However, I still continued to check the list of guests for upcoming Monster-Manias. When the new guest list was posted for Monster-Mania 34, I decided to put my grudge on hold and go back one more time. But this time, I'd go about it differently. First, I went on a Sunday, the final day of the show. It was also only twenty dollars to get in — ten dollars less than the previous two days. Next, I got to the hotel an hour before the show opened. It was great. I had my choice of parking spaces. Once inside and in the lobby, I watched the hotel staff marvel at the costumed, mohawked and heavily-tattooed attendees milling about. When the not-so-friendly staff dropped the velvet rope and the show officially opened, I headed straight to the autograph room where the "celebrities" were just arriving at their tables, unpacking their Sharpies and setting up their photos. There were no crowds, no hassle and no lines.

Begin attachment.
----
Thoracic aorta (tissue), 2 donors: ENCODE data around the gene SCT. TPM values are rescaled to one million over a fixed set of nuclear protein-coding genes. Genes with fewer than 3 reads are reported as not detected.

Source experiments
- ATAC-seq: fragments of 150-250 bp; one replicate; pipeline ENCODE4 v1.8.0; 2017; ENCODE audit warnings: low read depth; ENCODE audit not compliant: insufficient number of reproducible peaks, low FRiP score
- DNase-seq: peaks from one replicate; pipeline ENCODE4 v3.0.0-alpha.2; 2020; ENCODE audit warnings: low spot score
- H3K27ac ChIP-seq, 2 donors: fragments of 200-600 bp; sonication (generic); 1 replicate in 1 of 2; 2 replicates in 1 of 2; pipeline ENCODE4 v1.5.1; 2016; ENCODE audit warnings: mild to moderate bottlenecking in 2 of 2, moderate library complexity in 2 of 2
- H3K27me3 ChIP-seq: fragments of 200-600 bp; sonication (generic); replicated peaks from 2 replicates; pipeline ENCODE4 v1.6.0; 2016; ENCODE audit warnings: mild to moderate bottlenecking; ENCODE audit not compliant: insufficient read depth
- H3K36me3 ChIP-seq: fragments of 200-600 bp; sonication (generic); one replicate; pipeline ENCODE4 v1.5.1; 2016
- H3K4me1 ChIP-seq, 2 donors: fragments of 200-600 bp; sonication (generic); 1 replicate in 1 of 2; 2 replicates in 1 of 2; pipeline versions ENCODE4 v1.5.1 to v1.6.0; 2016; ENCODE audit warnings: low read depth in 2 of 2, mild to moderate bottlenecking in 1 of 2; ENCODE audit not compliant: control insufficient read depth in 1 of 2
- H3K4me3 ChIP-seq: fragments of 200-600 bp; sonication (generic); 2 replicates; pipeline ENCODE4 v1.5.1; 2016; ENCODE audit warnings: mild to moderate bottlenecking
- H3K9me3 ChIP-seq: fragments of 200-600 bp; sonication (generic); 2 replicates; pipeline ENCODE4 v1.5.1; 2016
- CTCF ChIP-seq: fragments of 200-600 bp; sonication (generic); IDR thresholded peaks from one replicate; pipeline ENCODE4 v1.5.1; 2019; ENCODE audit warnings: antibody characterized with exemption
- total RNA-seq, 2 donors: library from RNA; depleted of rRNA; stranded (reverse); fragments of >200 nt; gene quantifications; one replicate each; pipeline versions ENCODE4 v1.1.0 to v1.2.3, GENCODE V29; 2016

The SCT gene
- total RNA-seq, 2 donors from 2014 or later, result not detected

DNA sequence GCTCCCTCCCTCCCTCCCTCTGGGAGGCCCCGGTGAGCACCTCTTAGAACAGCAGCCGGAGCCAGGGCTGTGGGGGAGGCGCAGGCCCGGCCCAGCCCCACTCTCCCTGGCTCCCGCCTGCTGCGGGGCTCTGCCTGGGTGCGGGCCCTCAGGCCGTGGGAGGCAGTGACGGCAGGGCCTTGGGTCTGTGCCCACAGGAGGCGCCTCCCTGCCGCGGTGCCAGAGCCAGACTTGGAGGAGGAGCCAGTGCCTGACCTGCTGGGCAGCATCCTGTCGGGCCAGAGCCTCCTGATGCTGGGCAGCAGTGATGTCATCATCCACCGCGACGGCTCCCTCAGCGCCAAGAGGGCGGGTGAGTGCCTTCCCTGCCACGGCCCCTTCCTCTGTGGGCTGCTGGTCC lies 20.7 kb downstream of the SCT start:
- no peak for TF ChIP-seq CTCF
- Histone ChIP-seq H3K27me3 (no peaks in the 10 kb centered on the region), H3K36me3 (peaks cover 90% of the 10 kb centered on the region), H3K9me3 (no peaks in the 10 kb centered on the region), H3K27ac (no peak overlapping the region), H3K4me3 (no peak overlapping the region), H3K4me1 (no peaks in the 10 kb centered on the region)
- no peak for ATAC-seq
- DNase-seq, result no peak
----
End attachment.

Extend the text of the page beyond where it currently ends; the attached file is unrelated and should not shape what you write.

I walked right up to Curtis Armstrong, best known as "Booger" in the 1984 college gross-out Revenge of the Nerds and several of its lesser sequels. However, Curtis is also considered one of the world's leading authorities on the music and career of late singer Harry Nilsson (he of "Without You" and "Everybody's Talkin'" fame). Curtis even wrote the liner notes for a series of Nilsson album re-releases. Curtis was casually chatting with a young lady seated next to him at his table. I approached and selected a photo. I then told Curtis of my own fondness for Harry Nilsson's music. He lit up, happy for a conversation that wouldn't include misquoted dialog from the Nerds films. We spoke briefly about the career of the singer, sharing our preferences for individual songs. He inscribed my photo "From one Nilsson fan to another" and capped it with his swashy signature. He graciously posed for a picture with me. I thanked him and headed straight across the still sparsely-populated room.